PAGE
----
Co-op officials to talk growth

Led by the likes of Central Alberta Co-op, The Co-operators and Servus Credit Union, member-owned co-operatives are a big part of the local economy.

Led by the likes of Central Alberta Co-op, The Co-operators and Servus Credit Union, member-owned co-operatives are a big part of the local economy.

Alberta Community & Co-operative Association (ACCA) has even greater aspirations. It wants co-ops to become the province’s fastest-growing form of enterprise by the end of this decade.

This objective will be a focus of Gathering of Alberta Co-operatives 2013, a conference planned for Red Deer Nov. 1 and 2. Co-op officials, employees and members will hear success stories and discuss how best to build upon the co-operative movement.

“The co-op sector is growing,” said Dan Ohler, a co-op development specialist who is working with ACCA. “There is becoming greater interest — not only in the public eye but also within government departments — of how the co-op sector can grow and create that sustainability and public engagement where people are taking control of their own destiny and their local economies using this co-op model.”

Simply put, a co-operative is a member-owned business, with those members able to use its services. It can be for-profit or non-profit, and if the former, its members share in the profit.

The International Co-operative Alliance recently adopted a Blueprint for a Co-operative Decade. It sets out a strategy for co-ops to become the world’s fastest growing form of enterprise, as well as the business model preferred by people and the acknowledged leader in economic, social and environmental sustainability by 2020.

Gatherings 2013 will help pursue these objectives in Alberta, said Ohler.

The conference follows Gatherings 2012, which was held in Red Deer last November in recognition of the United Nations declaring 2012 the International Year of Co-operatives. Attendees brainstormed ideas for increasing the presence and impact of co-ops, and it was decided to repeat the event.

“We just had really positive feedback last year from participants,” said Ohler.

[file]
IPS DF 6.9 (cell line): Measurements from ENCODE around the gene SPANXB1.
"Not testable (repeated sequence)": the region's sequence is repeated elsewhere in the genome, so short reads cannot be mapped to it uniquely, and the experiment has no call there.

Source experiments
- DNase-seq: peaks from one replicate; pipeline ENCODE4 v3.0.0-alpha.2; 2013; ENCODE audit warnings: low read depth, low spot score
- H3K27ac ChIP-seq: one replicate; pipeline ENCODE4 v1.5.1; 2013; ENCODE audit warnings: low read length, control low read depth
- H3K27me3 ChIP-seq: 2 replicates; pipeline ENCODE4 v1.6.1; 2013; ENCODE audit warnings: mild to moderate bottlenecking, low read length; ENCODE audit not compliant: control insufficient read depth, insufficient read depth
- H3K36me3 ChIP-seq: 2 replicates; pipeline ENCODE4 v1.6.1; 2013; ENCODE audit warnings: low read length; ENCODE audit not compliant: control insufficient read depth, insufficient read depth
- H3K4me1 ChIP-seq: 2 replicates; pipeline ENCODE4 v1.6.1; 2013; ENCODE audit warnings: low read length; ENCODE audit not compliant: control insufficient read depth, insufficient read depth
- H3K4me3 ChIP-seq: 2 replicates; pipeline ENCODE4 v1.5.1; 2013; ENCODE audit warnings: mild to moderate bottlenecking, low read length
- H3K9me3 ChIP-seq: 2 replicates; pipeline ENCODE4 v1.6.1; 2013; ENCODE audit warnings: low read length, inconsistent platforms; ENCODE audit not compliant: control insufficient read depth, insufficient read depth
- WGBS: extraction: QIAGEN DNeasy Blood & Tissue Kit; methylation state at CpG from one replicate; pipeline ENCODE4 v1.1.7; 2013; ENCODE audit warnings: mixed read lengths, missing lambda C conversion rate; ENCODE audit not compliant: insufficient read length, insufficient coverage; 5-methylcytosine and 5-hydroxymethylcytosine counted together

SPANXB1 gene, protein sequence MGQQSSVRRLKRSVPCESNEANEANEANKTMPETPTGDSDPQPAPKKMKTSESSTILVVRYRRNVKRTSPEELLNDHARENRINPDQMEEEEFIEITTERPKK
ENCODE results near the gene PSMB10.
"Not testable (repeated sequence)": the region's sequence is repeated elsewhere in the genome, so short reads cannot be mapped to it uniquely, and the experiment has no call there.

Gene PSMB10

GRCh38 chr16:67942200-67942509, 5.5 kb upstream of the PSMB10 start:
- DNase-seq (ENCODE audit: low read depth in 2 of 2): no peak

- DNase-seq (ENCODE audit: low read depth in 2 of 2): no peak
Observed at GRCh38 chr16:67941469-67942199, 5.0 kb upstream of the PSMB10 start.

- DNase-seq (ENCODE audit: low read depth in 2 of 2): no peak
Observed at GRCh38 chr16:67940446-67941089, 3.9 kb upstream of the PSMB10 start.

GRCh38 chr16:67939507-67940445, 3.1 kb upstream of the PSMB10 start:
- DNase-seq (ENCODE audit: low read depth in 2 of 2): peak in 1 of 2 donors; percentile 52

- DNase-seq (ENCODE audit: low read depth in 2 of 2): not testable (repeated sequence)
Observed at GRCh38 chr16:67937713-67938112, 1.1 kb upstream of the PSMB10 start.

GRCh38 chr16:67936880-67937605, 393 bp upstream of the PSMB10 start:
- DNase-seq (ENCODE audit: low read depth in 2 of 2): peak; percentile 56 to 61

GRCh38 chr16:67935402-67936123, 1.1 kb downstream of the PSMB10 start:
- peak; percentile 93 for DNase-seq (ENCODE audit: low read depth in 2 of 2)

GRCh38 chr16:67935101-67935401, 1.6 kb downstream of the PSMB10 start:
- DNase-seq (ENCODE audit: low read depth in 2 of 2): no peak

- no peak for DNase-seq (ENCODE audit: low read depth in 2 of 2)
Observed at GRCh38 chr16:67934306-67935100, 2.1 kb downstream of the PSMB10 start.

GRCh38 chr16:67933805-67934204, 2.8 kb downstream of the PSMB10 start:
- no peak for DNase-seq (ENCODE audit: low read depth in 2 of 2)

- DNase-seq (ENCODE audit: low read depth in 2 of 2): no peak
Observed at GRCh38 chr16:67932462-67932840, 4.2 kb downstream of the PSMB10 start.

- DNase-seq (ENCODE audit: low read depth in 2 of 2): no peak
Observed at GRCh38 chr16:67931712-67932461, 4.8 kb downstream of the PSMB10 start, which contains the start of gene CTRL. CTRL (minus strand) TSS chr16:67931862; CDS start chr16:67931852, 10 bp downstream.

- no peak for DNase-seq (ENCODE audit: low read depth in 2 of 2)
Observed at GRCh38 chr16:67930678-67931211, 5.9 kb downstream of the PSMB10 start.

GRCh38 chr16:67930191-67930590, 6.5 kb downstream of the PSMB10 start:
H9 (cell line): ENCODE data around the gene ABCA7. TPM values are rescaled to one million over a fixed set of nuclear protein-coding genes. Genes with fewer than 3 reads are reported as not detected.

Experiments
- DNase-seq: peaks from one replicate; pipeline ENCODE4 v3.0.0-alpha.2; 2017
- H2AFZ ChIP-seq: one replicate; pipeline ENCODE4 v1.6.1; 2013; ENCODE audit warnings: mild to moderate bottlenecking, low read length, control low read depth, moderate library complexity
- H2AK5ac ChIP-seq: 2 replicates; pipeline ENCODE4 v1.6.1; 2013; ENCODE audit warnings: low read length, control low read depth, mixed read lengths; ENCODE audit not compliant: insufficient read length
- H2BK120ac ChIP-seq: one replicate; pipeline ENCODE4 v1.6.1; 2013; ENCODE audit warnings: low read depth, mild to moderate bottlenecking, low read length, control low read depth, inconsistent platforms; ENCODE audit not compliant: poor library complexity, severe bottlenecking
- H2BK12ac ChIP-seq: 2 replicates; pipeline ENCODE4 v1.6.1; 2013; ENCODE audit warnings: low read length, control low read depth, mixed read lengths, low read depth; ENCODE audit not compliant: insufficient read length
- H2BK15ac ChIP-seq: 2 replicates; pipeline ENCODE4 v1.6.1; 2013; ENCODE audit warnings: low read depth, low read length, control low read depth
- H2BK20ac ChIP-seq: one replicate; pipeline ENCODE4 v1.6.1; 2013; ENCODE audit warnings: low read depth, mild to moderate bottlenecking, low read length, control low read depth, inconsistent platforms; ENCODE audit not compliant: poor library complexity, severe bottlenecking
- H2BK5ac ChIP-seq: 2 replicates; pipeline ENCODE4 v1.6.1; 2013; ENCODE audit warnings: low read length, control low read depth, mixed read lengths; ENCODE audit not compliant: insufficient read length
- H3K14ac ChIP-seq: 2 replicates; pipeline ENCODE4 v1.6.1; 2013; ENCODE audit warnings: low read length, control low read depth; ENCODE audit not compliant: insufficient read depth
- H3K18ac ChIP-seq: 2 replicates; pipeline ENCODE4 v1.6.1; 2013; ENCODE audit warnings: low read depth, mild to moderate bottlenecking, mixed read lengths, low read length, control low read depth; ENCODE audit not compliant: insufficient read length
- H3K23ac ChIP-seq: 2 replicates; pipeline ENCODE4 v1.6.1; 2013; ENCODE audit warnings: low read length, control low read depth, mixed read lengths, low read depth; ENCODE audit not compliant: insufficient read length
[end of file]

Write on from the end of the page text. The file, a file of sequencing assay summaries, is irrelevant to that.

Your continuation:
This year’s conference will draw upon the expertise of those involved with successful co-operatives, he said.

“We’ve got a ton of Alberta co-ops that have done extremely well throughout history, so we’re going to tap into some of the people who are board members and executives from those co-ops, as well as from some of the new ones that are being created.”

Participants will hear about “opportunity development co-ops,” which are created so that community members can address local needs. Current projects include a historical building in Blairmore that’s been renovated into retail and residential space, and 55-plus housing in Smoky River.

“The key piece for an opportunity development co-op is, rather than going to traditional financing institutions, it’s local people who invest their own money into the co-op, which then invests in the business,” said Ohler.

The concept works well, he said, because they allow people to work together to meet community needs.

Co-operatives have a much broader potential than most people realize, said Ohler.

“Almost any case where there’s a business venture, a co-op model can be applied,” he said, pointing to the continuation of businesses with aging owners as a good example.

“This is a way for local people to help with that transition process and help to get young entrepreneurs into those businesses.”

Co-op ownership can also be an effective way to start or expand a business, said Ohler.

Everyone is welcome to attend Gathering 2013.

“This gathering is a way to help people to really understand what it’s about and how they can be engaged and how they can have some control over their own local destiny.”

The cost to attend Gathering 2013, which will take place at the Holiday Inn Hotel & Suites in Gasoline Alley, is $199 for both days and or $119 for one. Registration information will be posted online at

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